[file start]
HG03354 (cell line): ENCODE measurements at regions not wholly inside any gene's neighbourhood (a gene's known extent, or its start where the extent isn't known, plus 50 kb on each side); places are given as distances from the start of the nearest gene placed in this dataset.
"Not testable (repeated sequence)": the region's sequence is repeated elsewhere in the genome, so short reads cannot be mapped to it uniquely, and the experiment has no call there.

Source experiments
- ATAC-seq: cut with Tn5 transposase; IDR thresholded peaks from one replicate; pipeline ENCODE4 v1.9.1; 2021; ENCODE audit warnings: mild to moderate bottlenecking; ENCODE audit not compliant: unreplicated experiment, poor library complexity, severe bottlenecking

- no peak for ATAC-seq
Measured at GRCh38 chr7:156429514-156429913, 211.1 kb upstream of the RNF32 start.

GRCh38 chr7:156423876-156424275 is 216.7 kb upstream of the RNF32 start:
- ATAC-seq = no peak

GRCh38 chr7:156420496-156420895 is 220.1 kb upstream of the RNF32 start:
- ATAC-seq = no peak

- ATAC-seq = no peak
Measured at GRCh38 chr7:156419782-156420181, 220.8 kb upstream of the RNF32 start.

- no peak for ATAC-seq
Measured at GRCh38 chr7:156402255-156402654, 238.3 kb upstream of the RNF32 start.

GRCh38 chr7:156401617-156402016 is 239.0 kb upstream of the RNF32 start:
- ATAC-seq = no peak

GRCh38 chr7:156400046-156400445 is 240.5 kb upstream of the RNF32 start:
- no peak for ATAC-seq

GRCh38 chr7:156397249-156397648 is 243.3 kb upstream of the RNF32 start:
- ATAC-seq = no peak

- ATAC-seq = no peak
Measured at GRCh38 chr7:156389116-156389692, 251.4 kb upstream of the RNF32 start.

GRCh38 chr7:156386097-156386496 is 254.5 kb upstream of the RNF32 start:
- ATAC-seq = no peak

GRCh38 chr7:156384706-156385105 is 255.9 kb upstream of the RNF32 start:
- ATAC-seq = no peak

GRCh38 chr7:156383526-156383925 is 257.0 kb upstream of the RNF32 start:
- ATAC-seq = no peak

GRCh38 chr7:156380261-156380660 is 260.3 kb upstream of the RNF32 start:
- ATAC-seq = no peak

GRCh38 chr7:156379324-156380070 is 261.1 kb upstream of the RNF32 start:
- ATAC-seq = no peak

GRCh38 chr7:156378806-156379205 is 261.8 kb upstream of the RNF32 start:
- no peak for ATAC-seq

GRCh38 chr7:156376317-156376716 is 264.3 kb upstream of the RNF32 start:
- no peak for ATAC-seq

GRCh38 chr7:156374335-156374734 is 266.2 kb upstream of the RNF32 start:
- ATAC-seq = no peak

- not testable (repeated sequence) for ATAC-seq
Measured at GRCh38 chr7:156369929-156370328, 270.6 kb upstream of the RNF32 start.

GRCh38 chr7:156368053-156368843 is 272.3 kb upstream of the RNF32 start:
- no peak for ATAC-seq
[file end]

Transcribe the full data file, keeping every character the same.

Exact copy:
HG03354 (cell line): ENCODE measurements at regions not wholly inside any gene's neighbourhood (a gene's known extent, or its start where the extent isn't known, plus 50 kb on each side); places are given as distances from the start of the nearest gene placed in this dataset.
"Not testable (repeated sequence)": the region's sequence is repeated elsewhere in the genome, so short reads cannot be mapped to it uniquely, and the experiment has no call there.

Source experiments
- ATAC-seq: cut with Tn5 transposase; IDR thresholded peaks from one replicate; pipeline ENCODE4 v1.9.1; 2021; ENCODE audit warnings: mild to moderate bottlenecking; ENCODE audit not compliant: unreplicated experiment, poor library complexity, severe bottlenecking

- no peak for ATAC-seq
Measured at GRCh38 chr7:156429514-156429913, 211.1 kb upstream of the RNF32 start.

GRCh38 chr7:156423876-156424275 is 216.7 kb upstream of the RNF32 start:
- ATAC-seq = no peak

GRCh38 chr7:156420496-156420895 is 220.1 kb upstream of the RNF32 start:
- ATAC-seq = no peak

- ATAC-seq = no peak
Measured at GRCh38 chr7:156419782-156420181, 220.8 kb upstream of the RNF32 start.

- no peak for ATAC-seq
Measured at GRCh38 chr7:156402255-156402654, 238.3 kb upstream of the RNF32 start.

GRCh38 chr7:156401617-156402016 is 239.0 kb upstream of the RNF32 start:
- ATAC-seq = no peak

GRCh38 chr7:156400046-156400445 is 240.5 kb upstream of the RNF32 start:
- no peak for ATAC-seq

GRCh38 chr7:156397249-156397648 is 243.3 kb upstream of the RNF32 start:
- ATAC-seq = no peak

- ATAC-seq = no peak
Measured at GRCh38 chr7:156389116-156389692, 251.4 kb upstream of the RNF32 start.

GRCh38 chr7:156386097-156386496 is 254.5 kb upstream of the RNF32 start:
- ATAC-seq = no peak

GRCh38 chr7:156384706-156385105 is 255.9 kb upstream of the RNF32 start:
- ATAC-seq = no peak

GRCh38 chr7:156383526-156383925 is 257.0 kb upstream of the RNF32 start:
- ATAC-seq = no peak

GRCh38 chr7:156380261-156380660 is 260.3 kb upstream of the RNF32 start:
- ATAC-seq = no peak

GRCh38 chr7:156379324-156380070 is 261.1 kb upstream of the RNF32 start:
- ATAC-seq = no peak

GRCh38 chr7:156378806-156379205 is 261.8 kb upstream of the RNF32 start:
- no peak for ATAC-seq

GRCh38 chr7:156376317-156376716 is 264.3 kb upstream of the RNF32 start:
- no peak for ATAC-seq

GRCh38 chr7:156374335-156374734 is 266.2 kb upstream of the RNF32 start:
- ATAC-seq = no peak

- not testable (repeated sequence) for ATAC-seq
Measured at GRCh38 chr7:156369929-156370328, 270.6 kb upstream of the RNF32 start.

GRCh38 chr7:156368053-156368843 is 272.3 kb upstream of the RNF32 start:
- no peak for ATAC-seq